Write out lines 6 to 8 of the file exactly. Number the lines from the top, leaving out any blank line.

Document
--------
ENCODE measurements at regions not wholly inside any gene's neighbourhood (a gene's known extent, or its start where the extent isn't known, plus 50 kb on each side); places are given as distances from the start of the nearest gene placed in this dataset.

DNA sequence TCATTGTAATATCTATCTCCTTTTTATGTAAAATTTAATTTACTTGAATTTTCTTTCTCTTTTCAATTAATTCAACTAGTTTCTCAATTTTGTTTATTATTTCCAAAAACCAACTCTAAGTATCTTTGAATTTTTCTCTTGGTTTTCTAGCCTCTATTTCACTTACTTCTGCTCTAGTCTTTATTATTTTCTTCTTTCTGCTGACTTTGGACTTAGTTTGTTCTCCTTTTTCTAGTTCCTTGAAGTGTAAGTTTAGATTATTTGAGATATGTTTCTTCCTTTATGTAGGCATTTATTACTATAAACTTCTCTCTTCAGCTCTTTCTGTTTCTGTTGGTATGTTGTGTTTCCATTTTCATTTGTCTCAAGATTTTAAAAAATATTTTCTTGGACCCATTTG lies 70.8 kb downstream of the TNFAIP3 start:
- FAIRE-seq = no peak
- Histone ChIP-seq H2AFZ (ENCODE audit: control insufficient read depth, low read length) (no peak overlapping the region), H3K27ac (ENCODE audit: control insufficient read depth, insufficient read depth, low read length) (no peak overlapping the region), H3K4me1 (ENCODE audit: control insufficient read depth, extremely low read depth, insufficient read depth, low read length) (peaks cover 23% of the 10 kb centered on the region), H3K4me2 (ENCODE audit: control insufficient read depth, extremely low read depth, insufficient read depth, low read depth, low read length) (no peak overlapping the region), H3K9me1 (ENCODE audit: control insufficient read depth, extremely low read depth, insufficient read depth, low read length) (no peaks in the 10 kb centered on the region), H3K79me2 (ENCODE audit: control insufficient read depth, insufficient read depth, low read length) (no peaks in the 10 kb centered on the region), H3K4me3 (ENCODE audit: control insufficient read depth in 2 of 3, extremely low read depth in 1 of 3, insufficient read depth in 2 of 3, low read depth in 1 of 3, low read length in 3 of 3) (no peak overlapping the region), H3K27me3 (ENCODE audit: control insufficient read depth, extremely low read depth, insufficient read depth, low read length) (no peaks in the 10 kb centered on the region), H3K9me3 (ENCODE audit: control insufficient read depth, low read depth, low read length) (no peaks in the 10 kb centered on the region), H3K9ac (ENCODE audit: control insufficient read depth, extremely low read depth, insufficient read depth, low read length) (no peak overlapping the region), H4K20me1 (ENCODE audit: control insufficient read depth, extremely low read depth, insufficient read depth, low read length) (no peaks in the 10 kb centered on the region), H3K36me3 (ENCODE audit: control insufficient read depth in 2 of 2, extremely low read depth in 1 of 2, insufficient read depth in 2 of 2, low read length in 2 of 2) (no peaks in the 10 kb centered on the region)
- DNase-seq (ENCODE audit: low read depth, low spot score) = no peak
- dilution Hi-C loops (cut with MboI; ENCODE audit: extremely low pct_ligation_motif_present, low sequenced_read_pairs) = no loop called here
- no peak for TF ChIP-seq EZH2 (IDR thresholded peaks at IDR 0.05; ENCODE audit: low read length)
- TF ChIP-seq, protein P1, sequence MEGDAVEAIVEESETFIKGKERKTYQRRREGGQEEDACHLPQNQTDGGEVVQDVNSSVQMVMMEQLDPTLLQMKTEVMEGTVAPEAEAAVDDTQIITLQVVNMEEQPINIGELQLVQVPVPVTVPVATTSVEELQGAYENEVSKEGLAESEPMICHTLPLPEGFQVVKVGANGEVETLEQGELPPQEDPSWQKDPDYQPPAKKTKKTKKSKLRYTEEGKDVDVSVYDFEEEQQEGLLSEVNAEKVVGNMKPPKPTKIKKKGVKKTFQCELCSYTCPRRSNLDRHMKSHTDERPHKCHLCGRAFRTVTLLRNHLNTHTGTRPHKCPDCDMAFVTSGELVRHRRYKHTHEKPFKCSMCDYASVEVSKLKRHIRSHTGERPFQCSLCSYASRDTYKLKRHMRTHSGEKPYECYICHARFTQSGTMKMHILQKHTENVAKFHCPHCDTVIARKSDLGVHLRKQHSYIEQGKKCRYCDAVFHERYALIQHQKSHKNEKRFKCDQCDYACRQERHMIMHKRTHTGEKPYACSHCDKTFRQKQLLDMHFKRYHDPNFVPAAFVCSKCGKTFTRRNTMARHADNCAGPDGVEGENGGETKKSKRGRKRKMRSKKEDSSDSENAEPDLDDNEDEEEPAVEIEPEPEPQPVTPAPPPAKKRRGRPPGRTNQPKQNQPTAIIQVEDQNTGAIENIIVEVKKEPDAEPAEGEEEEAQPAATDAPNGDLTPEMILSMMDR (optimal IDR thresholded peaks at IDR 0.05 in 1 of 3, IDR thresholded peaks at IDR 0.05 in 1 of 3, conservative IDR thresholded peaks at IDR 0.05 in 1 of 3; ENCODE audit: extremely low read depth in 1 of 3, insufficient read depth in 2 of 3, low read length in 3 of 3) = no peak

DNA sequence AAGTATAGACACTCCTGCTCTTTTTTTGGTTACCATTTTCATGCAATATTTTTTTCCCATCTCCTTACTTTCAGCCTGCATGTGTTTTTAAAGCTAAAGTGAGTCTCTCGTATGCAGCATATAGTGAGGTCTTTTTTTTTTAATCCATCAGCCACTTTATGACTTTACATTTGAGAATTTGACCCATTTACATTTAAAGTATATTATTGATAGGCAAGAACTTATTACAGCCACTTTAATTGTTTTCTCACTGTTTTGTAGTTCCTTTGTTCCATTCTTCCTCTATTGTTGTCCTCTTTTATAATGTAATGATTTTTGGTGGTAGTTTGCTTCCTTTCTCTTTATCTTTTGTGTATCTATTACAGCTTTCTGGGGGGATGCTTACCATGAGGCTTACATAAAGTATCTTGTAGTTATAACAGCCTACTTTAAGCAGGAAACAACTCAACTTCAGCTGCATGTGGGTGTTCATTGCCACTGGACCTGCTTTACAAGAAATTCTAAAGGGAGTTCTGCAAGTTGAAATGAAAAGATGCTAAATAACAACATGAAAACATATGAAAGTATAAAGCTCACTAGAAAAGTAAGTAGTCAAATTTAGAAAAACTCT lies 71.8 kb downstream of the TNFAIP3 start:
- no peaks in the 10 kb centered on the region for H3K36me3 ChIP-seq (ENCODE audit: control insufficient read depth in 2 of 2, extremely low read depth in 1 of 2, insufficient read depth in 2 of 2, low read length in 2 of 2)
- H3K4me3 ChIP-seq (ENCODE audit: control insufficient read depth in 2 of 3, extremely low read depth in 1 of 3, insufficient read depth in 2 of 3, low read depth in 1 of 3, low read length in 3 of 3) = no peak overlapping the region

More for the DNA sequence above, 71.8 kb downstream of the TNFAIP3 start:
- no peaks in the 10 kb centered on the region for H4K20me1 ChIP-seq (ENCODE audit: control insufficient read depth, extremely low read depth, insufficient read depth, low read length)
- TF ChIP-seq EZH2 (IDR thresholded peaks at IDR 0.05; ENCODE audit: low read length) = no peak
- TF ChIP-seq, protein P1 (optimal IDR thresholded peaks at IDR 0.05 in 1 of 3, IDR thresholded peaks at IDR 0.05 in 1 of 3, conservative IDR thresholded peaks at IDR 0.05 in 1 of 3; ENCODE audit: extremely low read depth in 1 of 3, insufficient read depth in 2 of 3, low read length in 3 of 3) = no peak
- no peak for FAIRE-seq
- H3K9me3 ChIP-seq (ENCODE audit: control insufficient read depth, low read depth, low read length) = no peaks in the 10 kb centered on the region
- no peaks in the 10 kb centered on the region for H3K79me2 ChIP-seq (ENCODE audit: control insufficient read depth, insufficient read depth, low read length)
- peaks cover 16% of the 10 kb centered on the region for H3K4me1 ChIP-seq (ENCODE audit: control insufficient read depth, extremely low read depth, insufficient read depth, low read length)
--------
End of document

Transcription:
- dilution Hi-C loops (cut with MboI; ENCODE audit: extremely low pct_ligation_motif_present, low sequenced_read_pairs) = no loop called here
- no peak for TF ChIP-seq EZH2 (IDR thresholded peaks at IDR 0.05; ENCODE audit: low read length)
- TF ChIP-seq, protein P1, sequence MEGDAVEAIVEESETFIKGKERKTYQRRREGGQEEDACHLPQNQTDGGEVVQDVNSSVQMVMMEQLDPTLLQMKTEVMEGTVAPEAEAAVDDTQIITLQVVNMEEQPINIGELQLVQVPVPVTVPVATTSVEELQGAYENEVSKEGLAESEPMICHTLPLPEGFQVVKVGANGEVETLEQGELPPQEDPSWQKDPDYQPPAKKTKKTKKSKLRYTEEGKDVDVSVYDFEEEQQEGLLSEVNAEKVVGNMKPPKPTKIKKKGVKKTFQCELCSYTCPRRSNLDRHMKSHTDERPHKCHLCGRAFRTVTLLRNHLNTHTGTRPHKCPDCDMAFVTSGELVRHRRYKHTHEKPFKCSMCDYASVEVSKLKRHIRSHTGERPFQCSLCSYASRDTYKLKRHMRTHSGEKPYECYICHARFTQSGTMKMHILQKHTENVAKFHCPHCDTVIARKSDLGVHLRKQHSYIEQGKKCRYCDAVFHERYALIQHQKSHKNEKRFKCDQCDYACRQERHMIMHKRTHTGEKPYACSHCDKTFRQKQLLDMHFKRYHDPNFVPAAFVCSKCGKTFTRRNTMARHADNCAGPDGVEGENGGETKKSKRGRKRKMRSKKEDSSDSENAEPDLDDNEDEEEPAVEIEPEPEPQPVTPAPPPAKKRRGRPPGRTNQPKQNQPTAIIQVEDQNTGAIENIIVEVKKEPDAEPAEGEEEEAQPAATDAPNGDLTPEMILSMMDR (optimal IDR thresholded peaks at IDR 0.05 in 1 of 3, IDR thresholded peaks at IDR 0.05 in 1 of 3, conservative IDR thresholded peaks at IDR 0.05 in 1 of 3; ENCODE audit: extremely low read depth in 1 of 3, insufficient read depth in 2 of 3, low read length in 3 of 3) = no peak